What’s your perspective on Electronic Health Record (EHR) Meaningful Use for public health – is it good, bad or ugly? Why?
I’m actually the Vice Chair of the (E public health and Informatics Work Group) for the National Association of County and City Health Officials (NACCHO) so I am very pro Meaningful Use. The Federal government has mandated the use of Electronic Health Record software and included the necessary safeguards for privacy and security. Of course it’s good. We need policies to support state & local health departments to be engaged at the federal level – how do we do this? We are supposed to be Meaningful Use (MU) 2.0 but we need to get it to MU 3.0 in time. Many are struggling to begin the process. Many local departments are tiny and need more resources and big brothers and sisters to lead them and be their champions at the state level. We need vanguard players that are doing this and it’s going to take time, effort, money and grants. Where we have had cutbacks it is going to take a lot of support. A public health EHR system with effective data exchange and new apps and technologies can help us all to get started and become more efficient across regions.
Where do you see the public health field five years from now? What should public health do to prepare for these changes?
Let me be optimistic and say that the waves have gone out and they should come back in. We can then have a more robust system going for data use five years from now: getting systems in place, hubs that have been built out, data use agreements in place, champions in the field, collaboration between health plans, and informatics in health departments. I envision a bright future: more private and public relationships, a hybridized environment, emergence of a better trained public health working more closely with less barriers, and with more meaningful exchange of data – maybe a little more of what exists in San Diego, Spokane and Boston. What shall we do to prepare? More standardization for informatics, accreditation processes, development of the workforce and deployment of technologies.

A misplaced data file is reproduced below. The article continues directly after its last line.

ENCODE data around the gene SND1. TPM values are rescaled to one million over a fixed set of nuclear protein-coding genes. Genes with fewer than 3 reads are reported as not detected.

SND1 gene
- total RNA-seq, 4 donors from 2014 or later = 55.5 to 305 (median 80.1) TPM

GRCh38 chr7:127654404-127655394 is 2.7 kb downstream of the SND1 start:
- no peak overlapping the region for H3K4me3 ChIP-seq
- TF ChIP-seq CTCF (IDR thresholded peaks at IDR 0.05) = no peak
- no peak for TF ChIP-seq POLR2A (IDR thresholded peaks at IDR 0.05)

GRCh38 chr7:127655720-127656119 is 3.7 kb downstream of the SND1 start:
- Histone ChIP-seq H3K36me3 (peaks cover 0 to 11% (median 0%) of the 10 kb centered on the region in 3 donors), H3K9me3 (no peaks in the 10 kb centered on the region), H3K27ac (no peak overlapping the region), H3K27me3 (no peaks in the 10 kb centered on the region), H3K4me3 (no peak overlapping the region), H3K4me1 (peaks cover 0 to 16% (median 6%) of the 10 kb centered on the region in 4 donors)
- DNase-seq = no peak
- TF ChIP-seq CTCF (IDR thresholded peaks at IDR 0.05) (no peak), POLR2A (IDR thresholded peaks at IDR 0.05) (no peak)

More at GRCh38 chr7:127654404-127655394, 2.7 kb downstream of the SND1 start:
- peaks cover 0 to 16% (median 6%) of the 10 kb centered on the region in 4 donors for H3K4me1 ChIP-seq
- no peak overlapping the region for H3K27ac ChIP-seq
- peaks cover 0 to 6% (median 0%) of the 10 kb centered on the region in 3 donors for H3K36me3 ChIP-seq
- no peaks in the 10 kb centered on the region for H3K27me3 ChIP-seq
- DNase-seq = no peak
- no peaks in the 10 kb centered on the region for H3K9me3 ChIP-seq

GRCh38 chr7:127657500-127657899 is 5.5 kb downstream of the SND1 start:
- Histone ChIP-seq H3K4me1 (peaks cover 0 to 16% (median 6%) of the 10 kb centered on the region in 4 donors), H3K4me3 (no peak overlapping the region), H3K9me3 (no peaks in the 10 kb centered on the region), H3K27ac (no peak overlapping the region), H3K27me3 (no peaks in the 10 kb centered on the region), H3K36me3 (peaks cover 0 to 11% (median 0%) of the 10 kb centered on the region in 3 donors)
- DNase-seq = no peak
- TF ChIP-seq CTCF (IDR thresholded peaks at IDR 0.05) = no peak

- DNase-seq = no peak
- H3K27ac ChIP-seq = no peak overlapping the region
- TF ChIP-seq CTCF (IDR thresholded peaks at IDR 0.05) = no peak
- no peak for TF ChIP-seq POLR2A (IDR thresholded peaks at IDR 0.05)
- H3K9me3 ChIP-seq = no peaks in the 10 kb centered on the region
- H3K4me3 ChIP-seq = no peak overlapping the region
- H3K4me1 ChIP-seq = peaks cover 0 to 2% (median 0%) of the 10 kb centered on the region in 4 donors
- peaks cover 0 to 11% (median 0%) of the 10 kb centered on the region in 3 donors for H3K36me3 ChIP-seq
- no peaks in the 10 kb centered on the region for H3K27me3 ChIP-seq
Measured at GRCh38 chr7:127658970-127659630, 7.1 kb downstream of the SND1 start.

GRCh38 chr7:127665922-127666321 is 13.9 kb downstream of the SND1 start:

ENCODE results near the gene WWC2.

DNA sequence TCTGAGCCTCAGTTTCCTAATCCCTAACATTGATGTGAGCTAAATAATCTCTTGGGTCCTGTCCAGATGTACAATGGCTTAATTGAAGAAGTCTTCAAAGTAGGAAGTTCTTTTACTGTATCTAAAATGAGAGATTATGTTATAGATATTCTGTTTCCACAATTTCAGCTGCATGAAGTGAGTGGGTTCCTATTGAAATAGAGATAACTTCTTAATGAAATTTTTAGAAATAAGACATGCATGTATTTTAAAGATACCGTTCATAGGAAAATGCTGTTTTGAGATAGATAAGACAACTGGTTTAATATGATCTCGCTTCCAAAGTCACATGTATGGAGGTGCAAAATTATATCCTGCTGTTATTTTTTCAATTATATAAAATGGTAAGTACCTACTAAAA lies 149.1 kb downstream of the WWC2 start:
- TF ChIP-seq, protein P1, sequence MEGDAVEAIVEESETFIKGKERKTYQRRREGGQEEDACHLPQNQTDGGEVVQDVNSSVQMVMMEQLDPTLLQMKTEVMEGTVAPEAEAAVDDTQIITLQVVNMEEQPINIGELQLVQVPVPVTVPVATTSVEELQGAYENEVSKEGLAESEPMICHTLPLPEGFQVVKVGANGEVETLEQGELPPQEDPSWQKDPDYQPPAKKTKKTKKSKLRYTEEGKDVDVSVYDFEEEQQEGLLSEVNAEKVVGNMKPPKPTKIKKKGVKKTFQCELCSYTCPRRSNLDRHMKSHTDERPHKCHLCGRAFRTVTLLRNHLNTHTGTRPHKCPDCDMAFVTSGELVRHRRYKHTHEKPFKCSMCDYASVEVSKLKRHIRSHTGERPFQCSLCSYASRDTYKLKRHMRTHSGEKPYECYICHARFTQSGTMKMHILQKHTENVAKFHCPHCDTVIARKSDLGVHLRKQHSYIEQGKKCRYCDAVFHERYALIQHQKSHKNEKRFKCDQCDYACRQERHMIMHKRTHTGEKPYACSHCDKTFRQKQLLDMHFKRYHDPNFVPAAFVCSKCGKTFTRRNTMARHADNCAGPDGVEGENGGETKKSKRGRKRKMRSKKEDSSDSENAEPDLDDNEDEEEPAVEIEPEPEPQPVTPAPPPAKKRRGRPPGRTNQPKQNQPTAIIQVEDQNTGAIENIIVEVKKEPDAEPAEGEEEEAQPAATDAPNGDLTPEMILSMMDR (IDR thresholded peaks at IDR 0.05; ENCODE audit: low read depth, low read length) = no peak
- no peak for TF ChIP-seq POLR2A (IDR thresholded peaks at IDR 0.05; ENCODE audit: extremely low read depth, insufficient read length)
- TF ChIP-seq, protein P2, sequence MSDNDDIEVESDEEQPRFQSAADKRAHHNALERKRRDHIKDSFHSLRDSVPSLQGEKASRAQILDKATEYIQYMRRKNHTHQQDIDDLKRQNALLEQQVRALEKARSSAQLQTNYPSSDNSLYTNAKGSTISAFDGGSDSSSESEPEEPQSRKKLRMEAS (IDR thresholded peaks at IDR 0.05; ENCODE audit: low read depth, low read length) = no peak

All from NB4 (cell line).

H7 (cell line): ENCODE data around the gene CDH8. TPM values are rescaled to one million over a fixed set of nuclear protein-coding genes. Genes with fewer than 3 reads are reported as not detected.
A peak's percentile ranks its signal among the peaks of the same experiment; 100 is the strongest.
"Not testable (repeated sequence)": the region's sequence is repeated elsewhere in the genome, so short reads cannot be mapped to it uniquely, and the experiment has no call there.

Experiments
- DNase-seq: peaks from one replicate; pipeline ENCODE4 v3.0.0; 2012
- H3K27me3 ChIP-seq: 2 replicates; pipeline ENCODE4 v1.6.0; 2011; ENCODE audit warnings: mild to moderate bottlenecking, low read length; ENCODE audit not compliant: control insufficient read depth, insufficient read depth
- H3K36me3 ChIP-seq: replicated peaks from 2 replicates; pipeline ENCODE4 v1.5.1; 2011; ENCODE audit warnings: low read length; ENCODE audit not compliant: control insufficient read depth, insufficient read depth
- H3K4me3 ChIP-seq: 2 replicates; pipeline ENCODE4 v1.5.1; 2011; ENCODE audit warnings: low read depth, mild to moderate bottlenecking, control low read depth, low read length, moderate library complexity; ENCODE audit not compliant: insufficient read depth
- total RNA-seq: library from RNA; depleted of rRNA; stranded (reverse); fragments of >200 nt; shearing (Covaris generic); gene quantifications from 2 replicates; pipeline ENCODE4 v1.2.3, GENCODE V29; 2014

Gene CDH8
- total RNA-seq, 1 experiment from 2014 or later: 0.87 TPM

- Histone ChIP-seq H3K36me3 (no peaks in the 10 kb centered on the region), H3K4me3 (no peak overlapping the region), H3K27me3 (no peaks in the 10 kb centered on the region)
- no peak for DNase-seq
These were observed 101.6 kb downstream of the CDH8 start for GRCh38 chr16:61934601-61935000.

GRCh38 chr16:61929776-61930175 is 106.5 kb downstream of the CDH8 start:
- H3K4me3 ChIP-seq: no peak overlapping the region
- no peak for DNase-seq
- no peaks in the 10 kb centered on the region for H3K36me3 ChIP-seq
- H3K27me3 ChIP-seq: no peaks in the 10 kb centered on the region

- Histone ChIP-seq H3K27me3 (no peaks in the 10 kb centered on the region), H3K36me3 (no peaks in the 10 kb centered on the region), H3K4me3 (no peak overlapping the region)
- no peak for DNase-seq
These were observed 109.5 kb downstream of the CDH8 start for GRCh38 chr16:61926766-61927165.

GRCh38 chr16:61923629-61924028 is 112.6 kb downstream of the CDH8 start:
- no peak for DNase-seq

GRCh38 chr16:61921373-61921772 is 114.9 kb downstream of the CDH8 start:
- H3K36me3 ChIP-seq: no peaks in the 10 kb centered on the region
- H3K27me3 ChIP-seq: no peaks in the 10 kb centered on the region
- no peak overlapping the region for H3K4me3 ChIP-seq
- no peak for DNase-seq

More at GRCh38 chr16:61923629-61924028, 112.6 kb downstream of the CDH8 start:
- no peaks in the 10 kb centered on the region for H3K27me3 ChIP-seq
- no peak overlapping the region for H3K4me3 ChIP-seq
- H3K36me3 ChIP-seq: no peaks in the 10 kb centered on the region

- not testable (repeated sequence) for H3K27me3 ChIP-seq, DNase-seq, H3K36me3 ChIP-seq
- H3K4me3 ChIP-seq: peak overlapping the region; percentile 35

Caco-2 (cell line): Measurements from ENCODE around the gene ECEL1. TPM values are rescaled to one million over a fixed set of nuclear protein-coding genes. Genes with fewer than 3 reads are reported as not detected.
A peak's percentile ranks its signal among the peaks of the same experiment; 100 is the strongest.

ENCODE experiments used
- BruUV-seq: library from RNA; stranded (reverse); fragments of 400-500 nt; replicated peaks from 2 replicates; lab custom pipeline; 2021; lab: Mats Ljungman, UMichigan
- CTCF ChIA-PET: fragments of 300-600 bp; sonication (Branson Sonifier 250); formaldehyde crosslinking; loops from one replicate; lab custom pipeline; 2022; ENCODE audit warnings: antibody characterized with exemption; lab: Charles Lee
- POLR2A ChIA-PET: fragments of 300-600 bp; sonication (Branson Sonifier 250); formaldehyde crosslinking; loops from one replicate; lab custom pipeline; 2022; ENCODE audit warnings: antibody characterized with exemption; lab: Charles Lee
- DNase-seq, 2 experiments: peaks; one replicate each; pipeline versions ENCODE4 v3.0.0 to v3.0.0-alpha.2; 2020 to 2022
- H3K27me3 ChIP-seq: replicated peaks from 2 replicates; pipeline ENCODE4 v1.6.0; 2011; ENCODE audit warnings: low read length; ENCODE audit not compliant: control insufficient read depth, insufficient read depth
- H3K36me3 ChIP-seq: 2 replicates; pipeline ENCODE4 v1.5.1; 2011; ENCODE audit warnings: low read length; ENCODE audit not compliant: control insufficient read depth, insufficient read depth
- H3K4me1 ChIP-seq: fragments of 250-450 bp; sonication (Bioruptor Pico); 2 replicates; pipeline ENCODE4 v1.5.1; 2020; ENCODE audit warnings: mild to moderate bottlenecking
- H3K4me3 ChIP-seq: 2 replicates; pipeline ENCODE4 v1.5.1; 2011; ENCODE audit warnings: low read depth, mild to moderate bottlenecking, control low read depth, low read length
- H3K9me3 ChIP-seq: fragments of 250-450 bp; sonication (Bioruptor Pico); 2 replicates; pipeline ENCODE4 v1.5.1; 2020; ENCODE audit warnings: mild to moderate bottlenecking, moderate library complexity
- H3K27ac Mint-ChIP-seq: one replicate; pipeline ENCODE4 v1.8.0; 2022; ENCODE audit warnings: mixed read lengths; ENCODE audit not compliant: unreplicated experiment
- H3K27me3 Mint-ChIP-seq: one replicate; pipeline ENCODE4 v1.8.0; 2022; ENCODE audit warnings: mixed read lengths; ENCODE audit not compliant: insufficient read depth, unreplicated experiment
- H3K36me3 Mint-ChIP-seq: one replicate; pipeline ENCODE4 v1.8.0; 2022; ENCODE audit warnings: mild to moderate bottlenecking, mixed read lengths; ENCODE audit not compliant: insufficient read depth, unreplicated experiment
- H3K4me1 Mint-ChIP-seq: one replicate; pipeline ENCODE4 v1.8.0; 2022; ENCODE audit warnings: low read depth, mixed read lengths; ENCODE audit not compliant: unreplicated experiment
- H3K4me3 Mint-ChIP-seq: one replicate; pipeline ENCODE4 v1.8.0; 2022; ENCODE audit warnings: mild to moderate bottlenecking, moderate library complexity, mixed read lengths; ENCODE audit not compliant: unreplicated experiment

Health Officer & Director of the Florida Department of Health in Orange County
Kevin Sherin, MD, MPH, MBA, FACPM, FAAFP is Health Officer and Director of the Florida Department of Health in Orange County, since 2004. He is also a Clinical Professor of Family Medicine at the FSU College of Medicine, Tallahassee, and an Associate Clinical Professor at the UCF College of Medicine, at Orlando. Dr. Sherin has held key roles in numerous Health associations and is currently Vice Chair of the NACCHO Public Health Informatics Workgroup. Throughout his career, Dr Sherin has received many awards and accolades, read more http://orchd.com/about/index.asp.
Accomplishments in Orange County have included: Improved community recognition of health department services, community engagement for health equity and infant mortality, a large Communities Putting Prevention to Work (CPPW) federal award, and NACCHO best practice and promising practice awards.
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Additional reading: Promoting Healthy Equity with Electronic Health Records by Kevin Sherin, MD, MPH, MBA